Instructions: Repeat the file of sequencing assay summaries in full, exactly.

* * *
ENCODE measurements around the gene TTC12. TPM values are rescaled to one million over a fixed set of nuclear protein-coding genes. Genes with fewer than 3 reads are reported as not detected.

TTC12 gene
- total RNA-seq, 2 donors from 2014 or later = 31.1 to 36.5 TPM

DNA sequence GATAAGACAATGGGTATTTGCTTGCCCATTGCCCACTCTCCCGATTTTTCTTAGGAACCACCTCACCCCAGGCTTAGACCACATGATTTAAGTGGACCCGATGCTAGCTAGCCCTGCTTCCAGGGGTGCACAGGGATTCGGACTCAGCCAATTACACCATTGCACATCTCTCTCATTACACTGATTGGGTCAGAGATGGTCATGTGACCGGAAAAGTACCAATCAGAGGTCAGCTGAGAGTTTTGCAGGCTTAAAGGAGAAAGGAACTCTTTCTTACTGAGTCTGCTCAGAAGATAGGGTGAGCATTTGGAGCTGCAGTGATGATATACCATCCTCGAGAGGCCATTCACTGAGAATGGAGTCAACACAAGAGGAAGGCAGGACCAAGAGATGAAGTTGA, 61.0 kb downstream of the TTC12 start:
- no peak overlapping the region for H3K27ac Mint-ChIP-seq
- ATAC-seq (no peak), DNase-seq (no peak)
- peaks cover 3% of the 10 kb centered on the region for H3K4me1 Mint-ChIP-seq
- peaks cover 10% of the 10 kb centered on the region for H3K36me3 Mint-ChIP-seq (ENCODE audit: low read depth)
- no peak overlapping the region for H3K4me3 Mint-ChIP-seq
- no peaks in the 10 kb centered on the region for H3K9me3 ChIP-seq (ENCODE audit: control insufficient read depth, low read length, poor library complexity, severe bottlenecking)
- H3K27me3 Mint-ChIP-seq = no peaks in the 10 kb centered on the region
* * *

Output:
ENCODE measurements around the gene TTC12. TPM values are rescaled to one million over a fixed set of nuclear protein-coding genes. Genes with fewer than 3 reads are reported as not detected.

TTC12 gene
- total RNA-seq, 2 donors from 2014 or later = 31.1 to 36.5 TPM

DNA sequence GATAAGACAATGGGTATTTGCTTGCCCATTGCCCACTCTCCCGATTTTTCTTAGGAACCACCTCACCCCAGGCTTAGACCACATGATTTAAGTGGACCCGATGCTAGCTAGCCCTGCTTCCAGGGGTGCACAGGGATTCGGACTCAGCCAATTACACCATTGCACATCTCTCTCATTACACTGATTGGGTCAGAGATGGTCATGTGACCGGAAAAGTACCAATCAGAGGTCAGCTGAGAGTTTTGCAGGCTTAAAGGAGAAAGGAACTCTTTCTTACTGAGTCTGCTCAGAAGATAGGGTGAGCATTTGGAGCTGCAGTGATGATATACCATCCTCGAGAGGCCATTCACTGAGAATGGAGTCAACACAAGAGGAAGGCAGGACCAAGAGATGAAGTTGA, 61.0 kb downstream of the TTC12 start:
- no peak overlapping the region for H3K27ac Mint-ChIP-seq
- ATAC-seq (no peak), DNase-seq (no peak)
- peaks cover 3% of the 10 kb centered on the region for H3K4me1 Mint-ChIP-seq
- peaks cover 10% of the 10 kb centered on the region for H3K36me3 Mint-ChIP-seq (ENCODE audit: low read depth)
- no peak overlapping the region for H3K4me3 Mint-ChIP-seq
- no peaks in the 10 kb centered on the region for H3K9me3 ChIP-seq (ENCODE audit: control insufficient read depth, low read length, poor library complexity, severe bottlenecking)
- H3K27me3 Mint-ChIP-seq = no peaks in the 10 kb centered on the region